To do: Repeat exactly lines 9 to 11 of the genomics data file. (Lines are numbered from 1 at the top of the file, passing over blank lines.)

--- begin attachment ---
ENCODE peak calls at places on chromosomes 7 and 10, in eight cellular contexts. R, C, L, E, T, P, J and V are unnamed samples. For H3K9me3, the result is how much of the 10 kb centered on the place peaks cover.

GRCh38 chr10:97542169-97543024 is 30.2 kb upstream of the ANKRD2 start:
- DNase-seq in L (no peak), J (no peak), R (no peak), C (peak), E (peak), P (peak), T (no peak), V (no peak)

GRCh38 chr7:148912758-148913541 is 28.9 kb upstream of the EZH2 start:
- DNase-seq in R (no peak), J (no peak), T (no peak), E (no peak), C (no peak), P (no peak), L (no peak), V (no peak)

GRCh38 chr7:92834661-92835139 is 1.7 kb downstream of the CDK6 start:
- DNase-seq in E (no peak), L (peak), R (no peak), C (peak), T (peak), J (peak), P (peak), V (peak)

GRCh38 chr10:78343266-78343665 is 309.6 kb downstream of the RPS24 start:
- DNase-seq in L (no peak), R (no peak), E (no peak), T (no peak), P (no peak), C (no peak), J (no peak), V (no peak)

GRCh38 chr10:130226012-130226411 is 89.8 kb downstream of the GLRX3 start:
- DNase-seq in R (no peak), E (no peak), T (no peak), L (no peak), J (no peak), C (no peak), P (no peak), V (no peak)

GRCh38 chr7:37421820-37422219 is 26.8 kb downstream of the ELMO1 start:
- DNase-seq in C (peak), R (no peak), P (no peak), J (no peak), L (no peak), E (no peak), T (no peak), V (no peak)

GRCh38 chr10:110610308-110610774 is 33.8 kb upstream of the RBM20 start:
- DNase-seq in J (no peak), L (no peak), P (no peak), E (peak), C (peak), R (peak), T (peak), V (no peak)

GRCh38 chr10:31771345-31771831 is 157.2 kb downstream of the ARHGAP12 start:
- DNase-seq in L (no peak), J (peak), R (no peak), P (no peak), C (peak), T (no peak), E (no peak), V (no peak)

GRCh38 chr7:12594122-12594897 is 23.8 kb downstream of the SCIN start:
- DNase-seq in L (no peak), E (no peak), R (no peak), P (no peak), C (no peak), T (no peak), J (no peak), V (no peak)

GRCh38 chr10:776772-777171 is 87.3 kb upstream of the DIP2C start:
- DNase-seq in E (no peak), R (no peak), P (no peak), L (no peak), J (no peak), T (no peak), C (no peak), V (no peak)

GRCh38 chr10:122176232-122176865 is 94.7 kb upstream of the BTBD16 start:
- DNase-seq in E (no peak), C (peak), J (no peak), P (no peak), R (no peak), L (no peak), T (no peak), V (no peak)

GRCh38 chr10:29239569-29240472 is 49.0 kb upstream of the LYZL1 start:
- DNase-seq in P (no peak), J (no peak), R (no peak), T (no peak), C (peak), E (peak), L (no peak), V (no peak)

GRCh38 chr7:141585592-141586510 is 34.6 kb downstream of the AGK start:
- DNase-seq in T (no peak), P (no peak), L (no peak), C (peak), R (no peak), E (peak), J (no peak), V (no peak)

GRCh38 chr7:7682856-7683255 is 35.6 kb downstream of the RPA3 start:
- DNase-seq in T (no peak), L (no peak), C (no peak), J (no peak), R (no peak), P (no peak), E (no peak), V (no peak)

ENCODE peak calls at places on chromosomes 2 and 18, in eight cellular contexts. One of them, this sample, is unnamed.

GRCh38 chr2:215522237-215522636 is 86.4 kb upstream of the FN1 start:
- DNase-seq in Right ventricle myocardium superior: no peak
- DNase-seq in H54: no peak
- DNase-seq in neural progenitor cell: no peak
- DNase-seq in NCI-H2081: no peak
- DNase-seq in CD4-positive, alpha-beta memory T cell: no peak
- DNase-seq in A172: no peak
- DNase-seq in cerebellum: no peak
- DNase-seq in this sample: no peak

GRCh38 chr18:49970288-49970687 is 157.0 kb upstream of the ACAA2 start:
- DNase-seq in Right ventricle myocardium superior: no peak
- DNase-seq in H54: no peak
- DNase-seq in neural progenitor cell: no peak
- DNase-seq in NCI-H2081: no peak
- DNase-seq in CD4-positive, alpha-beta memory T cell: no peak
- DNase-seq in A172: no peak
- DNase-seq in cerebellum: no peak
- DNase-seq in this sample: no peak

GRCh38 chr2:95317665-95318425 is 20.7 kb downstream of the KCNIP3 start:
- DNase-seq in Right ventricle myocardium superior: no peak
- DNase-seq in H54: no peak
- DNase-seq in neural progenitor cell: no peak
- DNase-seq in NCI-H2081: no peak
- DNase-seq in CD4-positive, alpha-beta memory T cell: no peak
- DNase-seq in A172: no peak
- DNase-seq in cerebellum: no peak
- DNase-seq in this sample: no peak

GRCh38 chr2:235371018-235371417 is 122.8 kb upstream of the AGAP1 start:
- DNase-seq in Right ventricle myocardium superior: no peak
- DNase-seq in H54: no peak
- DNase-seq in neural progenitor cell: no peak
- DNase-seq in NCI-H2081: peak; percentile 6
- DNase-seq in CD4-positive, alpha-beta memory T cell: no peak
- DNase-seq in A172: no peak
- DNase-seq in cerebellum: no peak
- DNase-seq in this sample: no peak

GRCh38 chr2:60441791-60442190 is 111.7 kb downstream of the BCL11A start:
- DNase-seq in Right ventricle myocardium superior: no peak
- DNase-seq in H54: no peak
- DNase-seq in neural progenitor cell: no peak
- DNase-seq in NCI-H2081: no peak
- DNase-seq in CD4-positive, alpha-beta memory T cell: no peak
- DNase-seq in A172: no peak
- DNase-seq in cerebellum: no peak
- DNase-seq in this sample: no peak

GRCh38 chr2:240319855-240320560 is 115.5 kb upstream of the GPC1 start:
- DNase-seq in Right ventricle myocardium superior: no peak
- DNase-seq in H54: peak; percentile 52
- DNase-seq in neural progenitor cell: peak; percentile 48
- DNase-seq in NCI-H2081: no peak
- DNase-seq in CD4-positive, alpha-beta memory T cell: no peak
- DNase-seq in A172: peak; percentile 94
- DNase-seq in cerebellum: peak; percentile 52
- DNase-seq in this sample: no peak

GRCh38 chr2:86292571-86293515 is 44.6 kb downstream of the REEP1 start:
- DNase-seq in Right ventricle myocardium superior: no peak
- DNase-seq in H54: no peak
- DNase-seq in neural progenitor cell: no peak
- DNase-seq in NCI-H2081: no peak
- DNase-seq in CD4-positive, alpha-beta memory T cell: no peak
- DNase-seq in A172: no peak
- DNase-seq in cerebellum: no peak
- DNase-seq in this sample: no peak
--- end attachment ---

- DNase-seq in L (no peak), R (no peak), E (no peak), T (no peak), P (no peak), C (no peak), J (no peak), V (no peak)

GRCh38 chr10:130226012-130226411 is 89.8 kb downstream of the GLRX3 start:
- DNase-seq in R (no peak), E (no peak), T (no peak), L (no peak), J (no peak), C (no peak), P (no peak), V (no peak)